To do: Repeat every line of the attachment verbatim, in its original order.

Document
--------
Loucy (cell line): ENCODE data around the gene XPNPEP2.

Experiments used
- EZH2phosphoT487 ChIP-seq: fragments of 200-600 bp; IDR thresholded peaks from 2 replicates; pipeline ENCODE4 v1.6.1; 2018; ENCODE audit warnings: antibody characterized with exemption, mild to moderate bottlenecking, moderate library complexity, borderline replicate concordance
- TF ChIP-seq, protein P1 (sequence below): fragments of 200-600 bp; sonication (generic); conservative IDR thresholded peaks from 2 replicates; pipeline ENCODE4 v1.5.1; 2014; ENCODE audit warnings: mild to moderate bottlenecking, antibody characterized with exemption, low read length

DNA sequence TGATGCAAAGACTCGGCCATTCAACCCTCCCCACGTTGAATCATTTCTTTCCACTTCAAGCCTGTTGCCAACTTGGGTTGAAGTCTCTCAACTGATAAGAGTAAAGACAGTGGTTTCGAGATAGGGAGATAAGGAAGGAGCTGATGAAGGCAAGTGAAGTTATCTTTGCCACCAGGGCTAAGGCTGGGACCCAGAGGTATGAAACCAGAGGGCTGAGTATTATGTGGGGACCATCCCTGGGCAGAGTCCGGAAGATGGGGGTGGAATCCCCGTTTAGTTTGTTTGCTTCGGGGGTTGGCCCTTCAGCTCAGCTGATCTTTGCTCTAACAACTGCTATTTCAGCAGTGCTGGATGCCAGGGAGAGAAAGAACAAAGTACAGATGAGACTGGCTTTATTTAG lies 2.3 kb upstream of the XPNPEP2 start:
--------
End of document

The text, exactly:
Loucy (cell line): ENCODE data around the gene XPNPEP2.

Experiments used
- EZH2phosphoT487 ChIP-seq: fragments of 200-600 bp; IDR thresholded peaks from 2 replicates; pipeline ENCODE4 v1.6.1; 2018; ENCODE audit warnings: antibody characterized with exemption, mild to moderate bottlenecking, moderate library complexity, borderline replicate concordance
- TF ChIP-seq, protein P1 (sequence below): fragments of 200-600 bp; sonication (generic); conservative IDR thresholded peaks from 2 replicates; pipeline ENCODE4 v1.5.1; 2014; ENCODE audit warnings: mild to moderate bottlenecking, antibody characterized with exemption, low read length

DNA sequence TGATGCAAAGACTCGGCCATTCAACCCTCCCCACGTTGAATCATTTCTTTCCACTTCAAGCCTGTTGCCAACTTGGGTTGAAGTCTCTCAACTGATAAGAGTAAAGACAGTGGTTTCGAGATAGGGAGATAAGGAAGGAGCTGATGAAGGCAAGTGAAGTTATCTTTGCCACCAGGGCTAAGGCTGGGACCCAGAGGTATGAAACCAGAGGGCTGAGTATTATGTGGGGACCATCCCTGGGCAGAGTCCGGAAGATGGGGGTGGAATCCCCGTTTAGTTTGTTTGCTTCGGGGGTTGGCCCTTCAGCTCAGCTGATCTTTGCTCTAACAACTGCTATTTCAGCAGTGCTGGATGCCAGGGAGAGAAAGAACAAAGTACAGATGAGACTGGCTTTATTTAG lies 2.3 kb upstream of the XPNPEP2 start: